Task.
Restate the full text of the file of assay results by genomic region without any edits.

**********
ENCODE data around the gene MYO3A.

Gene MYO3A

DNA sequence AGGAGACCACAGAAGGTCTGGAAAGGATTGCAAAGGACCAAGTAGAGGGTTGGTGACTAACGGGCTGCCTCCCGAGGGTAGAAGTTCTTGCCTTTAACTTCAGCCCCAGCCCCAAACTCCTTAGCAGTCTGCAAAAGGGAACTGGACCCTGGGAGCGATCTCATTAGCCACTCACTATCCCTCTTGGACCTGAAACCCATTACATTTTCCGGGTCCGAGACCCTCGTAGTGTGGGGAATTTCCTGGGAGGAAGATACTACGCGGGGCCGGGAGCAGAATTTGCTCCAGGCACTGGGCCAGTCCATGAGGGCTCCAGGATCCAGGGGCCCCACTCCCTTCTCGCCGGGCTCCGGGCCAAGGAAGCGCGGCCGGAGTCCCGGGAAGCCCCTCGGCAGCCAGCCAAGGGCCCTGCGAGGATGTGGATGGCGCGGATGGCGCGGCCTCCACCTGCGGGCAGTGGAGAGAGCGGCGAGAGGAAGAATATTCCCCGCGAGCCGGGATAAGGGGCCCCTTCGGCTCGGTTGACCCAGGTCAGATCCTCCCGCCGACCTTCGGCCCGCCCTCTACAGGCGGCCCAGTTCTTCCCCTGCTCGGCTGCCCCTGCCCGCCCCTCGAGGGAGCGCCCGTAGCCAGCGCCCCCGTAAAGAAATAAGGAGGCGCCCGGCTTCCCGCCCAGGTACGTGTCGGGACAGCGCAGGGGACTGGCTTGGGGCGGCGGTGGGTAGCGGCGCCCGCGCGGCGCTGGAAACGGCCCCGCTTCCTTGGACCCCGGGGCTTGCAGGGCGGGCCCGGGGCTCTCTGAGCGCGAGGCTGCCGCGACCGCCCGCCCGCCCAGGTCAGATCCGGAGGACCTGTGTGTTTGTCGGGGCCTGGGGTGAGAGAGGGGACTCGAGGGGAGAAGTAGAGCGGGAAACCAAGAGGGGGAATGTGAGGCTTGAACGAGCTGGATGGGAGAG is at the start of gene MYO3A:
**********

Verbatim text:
ENCODE data around the gene MYO3A.

Gene MYO3A

DNA sequence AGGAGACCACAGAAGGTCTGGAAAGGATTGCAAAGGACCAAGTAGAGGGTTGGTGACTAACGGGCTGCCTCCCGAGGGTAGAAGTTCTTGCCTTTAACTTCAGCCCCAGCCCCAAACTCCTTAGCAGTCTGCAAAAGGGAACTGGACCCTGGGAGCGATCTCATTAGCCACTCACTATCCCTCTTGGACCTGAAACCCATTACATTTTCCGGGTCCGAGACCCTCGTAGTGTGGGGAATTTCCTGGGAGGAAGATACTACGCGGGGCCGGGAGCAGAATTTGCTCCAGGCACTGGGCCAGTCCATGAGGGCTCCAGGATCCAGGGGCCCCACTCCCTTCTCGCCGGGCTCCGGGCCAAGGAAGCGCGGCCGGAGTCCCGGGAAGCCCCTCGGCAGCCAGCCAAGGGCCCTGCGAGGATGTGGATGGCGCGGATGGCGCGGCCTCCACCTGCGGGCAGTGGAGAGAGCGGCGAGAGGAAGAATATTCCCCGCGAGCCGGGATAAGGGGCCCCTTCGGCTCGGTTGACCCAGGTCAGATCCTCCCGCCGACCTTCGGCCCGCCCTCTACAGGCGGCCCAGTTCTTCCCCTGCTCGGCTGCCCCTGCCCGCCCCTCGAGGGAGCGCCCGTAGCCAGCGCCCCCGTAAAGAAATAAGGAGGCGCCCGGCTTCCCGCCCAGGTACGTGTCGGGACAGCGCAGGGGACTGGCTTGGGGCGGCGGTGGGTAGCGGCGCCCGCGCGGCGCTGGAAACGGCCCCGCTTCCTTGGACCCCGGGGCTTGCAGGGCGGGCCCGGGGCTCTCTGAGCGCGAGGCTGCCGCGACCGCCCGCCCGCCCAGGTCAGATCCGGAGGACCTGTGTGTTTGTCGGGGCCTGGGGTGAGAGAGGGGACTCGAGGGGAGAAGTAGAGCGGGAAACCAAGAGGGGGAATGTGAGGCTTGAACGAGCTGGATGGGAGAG is at the start of gene MYO3A: